Today is the deadline for end of support for Windows Server 2003. The reason you may not have noticed? Unlike Windows XP, this version is likely to live on much longer.
Speculation about what exactly Microsoft meant when talking about changes to its update process abounds. But from the sounds of it, if Patch Tuesday isn’t dying, it’s certainly changing.
Reports of Internet Explorer’s death may have been slightly exaggerated. Windows 10 will soon be available to brave early adopters. There’s a lot going on in Redmond.
The controversial Project Zero made Google a lot of enemies, from software giants to companies and individual users caught in the middle. Now Google is deciding to take it a little easier on its critics.
Conflicting policies on how and when to address patches left IT with the possibility of a zero-day attack. The cause of that gap in protection: Microsoft and Google didn’t quite see eye-to-eye on when patches need to be made available.
There are plenty of headlines this week that are trying to shock and scare IT by screaming that Microsoft has ended support for Windows 7. That’s not actually true – but the OS has reached a milestone.
When an end-of-life deadline hits popular products or services, companies usually face one of two options: Upgrade or pay for extended support. But at least one high-ranking executive theorizes that option may not exist for Windows Server 2003 customers.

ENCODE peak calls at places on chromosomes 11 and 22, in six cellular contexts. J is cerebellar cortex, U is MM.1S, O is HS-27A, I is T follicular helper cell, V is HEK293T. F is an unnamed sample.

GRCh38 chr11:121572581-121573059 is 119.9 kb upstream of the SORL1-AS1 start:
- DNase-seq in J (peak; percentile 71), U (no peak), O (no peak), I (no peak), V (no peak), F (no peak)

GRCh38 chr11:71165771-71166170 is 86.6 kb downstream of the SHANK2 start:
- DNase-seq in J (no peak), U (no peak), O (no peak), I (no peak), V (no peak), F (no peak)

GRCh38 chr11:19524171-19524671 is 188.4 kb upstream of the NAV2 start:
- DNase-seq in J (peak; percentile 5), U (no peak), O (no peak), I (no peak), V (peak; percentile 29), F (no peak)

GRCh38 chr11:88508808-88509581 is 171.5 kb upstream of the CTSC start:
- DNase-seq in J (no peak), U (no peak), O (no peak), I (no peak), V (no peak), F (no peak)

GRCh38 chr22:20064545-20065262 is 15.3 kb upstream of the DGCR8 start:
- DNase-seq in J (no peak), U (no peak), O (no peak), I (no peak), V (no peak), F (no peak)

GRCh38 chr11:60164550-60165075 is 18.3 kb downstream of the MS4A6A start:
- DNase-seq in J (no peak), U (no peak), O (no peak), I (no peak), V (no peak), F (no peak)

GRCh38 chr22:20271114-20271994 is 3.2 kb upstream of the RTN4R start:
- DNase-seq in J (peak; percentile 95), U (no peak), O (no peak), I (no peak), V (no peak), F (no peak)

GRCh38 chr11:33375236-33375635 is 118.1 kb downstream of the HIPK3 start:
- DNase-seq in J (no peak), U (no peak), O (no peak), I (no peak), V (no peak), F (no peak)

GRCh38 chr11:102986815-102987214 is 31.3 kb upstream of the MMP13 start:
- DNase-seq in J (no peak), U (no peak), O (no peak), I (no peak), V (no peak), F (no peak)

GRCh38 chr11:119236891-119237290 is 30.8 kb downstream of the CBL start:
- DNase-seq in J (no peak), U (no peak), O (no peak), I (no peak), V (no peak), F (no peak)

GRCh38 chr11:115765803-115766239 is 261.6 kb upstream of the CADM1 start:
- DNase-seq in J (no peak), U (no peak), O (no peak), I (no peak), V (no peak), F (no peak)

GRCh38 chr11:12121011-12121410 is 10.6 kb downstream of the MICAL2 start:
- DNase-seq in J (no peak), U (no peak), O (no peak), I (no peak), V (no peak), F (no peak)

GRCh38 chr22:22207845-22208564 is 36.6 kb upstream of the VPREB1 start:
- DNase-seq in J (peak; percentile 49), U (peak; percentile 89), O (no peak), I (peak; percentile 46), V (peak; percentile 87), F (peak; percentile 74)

It’s a tale of two OSs: One that almost no one likes, and another that just refuses to die. And now it’s reached a strange new chapter.
Both business and personal subscribers to Microsoft’s Office 365 are about to receive a huge expansion to their cloud storage. It’s going from one terabyte to unlimited space.
The biggest surprise of yesterday’s launch of the new Windows operating system wasn’t just that they skipped a number. It was that Microsoft has absorbed all the criticism of Windows 8, and is ready to put out an operating system it’s hoping businesses will fall in love with.